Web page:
India's aspirations to become a global chip-making hub are facing significant challenges, as local production struggles to keep pace with ambitious governmental targets. Despite the country's attempts to move up the global semiconductor supply chain, experts note that only 9% of India's semiconductor component consumption is currently met locally.

Semiconductors, critical components in a wide range of modern devices, are predominantly sourced from technologically advanced countries like Taiwan, China, the U.S., Japan, and South Korea. India's endeavor to build its indigenous semiconductor industry comes amidst a changing global landscape, accentuated by the pandemic's disruptions.

The Indian semiconductor market, valued at approximately $35 billion in 2022, is projected to reach $64 billion by 2026. Sectors like IT, industrial, mobile, and wearables are at the forefront of this growth. However, despite the increasing demand for chips, India's efforts in semiconductor manufacturing remain nascent.

In December 2021, the Indian government announced a significant scheme worth over $9 billion (Rs 76,000 crore) to attract semiconductor and display fabrication units to the country. However, two years on, this investment has seen limited utilization. The scheme has so far approved only one chip packaging unit (Micron) and seven design companies, with no approvals in the critical category of Silicon-based chip fabrication.

According to semiconductor analyst Arun Mampazhy, India is yet to make notable progress in key semiconductor categories, including Silicon-based fabrication. He notes that, globally, India is not a significant player in the semiconductor industry. By 2030, the country might achieve only about 1% of the global market share, provided two commercial Silicon fabs begin construction by 2024.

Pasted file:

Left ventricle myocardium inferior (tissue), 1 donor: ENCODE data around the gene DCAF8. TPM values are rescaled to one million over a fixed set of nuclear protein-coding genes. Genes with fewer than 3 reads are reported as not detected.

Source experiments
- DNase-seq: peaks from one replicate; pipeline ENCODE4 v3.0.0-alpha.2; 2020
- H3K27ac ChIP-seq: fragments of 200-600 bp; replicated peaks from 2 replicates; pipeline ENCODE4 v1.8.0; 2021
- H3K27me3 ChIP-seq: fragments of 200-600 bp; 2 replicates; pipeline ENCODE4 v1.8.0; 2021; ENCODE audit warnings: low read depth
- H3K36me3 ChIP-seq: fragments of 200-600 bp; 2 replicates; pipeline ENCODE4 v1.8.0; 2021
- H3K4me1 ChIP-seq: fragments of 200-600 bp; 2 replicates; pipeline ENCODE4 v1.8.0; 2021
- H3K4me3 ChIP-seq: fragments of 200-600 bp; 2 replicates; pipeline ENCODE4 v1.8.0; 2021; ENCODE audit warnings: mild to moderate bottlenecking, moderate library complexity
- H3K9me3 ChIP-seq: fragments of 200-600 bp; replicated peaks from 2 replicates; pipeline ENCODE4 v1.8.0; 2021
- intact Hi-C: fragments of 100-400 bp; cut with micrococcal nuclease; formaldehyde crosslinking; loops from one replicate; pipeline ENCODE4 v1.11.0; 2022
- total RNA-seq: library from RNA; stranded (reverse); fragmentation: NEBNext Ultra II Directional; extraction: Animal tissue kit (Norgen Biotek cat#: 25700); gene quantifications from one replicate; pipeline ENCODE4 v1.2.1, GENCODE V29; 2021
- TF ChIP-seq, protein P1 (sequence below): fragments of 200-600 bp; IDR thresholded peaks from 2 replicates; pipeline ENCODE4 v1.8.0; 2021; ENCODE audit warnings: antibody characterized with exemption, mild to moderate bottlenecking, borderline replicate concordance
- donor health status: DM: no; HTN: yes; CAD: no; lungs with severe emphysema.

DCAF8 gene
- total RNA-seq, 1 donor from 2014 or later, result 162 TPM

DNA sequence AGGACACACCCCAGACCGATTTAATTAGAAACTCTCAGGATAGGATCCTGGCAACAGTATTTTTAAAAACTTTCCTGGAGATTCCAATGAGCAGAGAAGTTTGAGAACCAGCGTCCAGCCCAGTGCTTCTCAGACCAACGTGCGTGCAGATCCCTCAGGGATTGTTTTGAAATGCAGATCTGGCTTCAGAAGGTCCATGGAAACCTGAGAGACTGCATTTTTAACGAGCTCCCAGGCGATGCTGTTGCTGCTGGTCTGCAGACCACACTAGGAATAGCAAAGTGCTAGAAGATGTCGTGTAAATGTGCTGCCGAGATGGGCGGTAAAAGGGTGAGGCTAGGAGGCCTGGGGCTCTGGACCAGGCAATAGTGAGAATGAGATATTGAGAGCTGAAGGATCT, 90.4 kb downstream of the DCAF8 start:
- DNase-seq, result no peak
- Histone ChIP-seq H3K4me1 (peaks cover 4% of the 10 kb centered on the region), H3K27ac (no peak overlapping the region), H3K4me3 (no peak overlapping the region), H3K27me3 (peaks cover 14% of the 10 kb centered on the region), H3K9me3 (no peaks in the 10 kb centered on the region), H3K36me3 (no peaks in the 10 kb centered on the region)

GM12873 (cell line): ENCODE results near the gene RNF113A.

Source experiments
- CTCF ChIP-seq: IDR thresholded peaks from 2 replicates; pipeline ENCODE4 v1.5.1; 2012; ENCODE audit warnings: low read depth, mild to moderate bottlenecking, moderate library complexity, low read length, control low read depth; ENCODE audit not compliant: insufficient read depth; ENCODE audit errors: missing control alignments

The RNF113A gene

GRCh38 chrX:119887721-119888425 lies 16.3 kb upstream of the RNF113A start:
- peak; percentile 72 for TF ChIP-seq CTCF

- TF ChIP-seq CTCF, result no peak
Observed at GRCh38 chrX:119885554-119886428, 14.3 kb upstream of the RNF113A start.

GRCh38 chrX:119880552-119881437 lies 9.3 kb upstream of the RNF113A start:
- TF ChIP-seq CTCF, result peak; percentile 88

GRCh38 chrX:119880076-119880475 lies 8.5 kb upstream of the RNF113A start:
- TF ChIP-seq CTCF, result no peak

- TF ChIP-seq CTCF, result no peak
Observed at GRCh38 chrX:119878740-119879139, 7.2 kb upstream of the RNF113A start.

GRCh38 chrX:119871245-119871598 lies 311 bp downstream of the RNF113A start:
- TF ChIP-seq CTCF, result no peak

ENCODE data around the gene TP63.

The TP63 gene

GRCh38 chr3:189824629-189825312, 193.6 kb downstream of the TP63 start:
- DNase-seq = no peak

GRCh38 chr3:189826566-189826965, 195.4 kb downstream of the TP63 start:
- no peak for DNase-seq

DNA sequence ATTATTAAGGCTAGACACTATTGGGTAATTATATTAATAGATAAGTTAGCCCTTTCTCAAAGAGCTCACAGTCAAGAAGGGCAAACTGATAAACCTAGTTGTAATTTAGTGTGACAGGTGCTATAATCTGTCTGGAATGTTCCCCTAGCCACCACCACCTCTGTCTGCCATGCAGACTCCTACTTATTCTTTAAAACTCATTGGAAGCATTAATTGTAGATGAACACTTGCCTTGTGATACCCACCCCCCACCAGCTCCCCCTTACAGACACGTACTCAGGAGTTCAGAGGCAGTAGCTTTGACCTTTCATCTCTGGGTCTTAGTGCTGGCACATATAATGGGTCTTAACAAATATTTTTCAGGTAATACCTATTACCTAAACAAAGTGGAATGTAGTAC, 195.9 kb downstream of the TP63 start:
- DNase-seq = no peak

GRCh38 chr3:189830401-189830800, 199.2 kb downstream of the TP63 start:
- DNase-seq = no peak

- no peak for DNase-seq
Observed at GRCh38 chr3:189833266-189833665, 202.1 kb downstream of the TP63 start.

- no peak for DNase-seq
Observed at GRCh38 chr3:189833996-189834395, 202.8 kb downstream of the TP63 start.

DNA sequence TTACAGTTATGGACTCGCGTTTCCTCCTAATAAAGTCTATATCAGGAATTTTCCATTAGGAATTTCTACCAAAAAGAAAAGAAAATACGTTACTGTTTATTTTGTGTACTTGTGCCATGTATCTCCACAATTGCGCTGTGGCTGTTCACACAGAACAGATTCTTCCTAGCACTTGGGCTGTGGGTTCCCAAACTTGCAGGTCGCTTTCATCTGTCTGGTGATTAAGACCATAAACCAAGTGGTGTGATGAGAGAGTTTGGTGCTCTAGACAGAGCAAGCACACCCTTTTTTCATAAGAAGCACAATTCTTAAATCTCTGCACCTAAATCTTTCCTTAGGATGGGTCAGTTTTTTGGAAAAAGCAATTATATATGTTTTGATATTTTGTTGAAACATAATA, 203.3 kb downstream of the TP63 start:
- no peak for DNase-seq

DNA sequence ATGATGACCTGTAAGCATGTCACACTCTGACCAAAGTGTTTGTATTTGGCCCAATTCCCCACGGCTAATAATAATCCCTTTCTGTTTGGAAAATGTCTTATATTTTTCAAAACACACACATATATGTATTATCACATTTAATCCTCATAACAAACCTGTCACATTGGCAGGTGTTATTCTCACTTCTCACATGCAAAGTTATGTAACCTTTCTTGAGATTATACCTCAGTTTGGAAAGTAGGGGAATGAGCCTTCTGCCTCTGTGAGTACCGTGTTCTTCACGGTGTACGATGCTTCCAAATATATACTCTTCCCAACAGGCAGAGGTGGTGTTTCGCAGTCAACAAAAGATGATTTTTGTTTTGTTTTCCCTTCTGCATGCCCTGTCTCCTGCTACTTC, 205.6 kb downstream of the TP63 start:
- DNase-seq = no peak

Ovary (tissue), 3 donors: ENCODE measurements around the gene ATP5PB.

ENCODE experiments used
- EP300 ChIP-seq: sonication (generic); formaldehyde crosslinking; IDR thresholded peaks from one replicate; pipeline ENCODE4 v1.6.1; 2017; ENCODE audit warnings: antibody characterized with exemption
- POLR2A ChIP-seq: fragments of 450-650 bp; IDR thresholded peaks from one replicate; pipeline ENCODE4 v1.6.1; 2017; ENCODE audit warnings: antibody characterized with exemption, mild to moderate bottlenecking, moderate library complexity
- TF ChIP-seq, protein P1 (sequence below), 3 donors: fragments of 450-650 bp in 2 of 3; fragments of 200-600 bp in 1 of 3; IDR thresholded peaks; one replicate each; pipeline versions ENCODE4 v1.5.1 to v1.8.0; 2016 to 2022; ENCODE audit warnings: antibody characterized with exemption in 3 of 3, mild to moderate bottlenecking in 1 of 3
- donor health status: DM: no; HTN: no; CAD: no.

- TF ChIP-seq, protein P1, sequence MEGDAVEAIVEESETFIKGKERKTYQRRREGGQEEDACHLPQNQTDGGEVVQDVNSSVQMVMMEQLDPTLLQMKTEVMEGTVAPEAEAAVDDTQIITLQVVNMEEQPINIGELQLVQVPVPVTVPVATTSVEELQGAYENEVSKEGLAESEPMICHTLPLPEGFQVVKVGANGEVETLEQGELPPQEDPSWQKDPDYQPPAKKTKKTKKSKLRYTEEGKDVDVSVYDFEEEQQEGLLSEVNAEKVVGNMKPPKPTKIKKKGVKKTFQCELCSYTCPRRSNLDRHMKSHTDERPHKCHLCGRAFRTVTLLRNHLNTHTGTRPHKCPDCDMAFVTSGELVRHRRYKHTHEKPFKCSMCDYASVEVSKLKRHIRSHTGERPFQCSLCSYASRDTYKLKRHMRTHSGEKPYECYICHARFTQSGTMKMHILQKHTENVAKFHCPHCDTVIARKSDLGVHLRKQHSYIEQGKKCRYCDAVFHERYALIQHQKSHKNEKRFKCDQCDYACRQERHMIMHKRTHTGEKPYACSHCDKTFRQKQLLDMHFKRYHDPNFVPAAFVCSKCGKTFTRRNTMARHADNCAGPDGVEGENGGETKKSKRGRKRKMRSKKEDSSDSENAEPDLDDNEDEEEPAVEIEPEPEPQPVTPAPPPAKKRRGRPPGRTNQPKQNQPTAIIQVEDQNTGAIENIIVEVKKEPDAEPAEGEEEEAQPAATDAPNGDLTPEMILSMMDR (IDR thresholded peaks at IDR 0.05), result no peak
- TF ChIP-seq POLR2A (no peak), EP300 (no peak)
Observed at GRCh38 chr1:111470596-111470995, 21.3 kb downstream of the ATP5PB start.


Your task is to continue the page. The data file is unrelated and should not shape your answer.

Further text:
The Indian Semiconductor Mission (ISM) has been criticized for its slow progress in converting potential deals into tangible outcomes. For instance, the response to negotiations with Israeli company Tower Semiconductor has been lackluster, illustrating the ISM's challenges in advancing these initiatives.

Mampazhy points out that India lags about five decades behind in chip fabrication and related industries. While potential exists for building a robust semiconductor ecosystem, a realistic target would be to cater to 50% of the domestic and 10-15% of the global market by 2047. The focus should be on developing a strong indigenous technology ecosystem, with an emphasis on incentivizing the design ecosystem.

Counterpoint Research suggests that schemes like Make in India and the Production Linked Scheme could accelerate India's journey towards becoming a leading semiconductor component supplier. However, additional reforms are needed to boost local manufacturing and sourcing of semiconductor components, contributing to India's goal of becoming a $5-trillion economy.

In summary, while India's vision for a semiconductor hub is ambitious, it faces significant hurdles. The path ahead requires a concerted effort in developing a strong indigenous ecosystem, focusing on design-led manufacturing, and aligning with global market demands.